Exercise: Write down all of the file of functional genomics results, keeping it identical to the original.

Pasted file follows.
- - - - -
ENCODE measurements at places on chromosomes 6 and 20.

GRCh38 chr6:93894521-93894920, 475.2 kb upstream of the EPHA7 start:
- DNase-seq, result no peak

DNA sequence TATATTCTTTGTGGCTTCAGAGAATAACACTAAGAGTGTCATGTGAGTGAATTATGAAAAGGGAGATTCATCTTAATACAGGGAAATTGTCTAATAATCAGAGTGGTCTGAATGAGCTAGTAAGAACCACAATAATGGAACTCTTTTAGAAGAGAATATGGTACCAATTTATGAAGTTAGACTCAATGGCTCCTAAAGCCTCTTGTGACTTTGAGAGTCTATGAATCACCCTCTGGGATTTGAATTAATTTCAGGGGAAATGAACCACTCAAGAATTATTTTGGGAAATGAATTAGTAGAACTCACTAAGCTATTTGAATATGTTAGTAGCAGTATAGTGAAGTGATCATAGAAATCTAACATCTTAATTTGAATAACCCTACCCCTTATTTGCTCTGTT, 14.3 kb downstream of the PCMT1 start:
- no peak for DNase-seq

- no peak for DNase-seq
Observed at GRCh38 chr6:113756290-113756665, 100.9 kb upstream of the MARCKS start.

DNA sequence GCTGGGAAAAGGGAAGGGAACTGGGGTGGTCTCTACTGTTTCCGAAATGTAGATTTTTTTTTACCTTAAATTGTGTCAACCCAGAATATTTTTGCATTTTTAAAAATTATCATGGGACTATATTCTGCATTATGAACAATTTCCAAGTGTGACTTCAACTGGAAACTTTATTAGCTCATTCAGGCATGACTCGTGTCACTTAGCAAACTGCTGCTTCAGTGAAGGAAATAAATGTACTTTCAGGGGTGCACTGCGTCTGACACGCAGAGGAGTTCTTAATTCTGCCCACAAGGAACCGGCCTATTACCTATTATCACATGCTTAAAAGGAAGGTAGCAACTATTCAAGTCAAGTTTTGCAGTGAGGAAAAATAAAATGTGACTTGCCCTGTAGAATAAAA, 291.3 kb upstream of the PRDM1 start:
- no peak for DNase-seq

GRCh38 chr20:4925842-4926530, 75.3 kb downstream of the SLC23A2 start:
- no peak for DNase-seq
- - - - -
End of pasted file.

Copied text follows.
ENCODE measurements at places on chromosomes 6 and 20.

GRCh38 chr6:93894521-93894920, 475.2 kb upstream of the EPHA7 start:
- DNase-seq, result no peak

DNA sequence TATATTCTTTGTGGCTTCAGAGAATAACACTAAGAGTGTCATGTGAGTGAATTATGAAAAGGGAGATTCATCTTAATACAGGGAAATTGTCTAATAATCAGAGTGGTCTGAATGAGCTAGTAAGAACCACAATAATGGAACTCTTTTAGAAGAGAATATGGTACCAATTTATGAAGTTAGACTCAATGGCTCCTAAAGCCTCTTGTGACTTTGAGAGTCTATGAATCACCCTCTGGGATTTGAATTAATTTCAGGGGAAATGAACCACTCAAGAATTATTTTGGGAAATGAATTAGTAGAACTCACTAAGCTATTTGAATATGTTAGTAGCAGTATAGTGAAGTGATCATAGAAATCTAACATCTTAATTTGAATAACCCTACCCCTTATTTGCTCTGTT, 14.3 kb downstream of the PCMT1 start:
- no peak for DNase-seq

- no peak for DNase-seq
Observed at GRCh38 chr6:113756290-113756665, 100.9 kb upstream of the MARCKS start.

DNA sequence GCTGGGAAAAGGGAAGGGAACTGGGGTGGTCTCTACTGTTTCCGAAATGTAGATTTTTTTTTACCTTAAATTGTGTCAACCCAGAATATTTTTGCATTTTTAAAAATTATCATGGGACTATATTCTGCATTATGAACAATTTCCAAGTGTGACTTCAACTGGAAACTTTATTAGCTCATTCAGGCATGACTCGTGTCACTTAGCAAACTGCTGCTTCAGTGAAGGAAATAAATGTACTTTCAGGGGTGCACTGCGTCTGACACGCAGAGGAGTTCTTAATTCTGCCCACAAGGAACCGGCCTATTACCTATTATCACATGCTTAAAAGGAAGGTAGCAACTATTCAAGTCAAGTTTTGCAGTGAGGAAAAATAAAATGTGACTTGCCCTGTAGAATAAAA, 291.3 kb upstream of the PRDM1 start:
- no peak for DNase-seq

GRCh38 chr20:4925842-4926530, 75.3 kb downstream of the SLC23A2 start:
- no peak for DNase-seq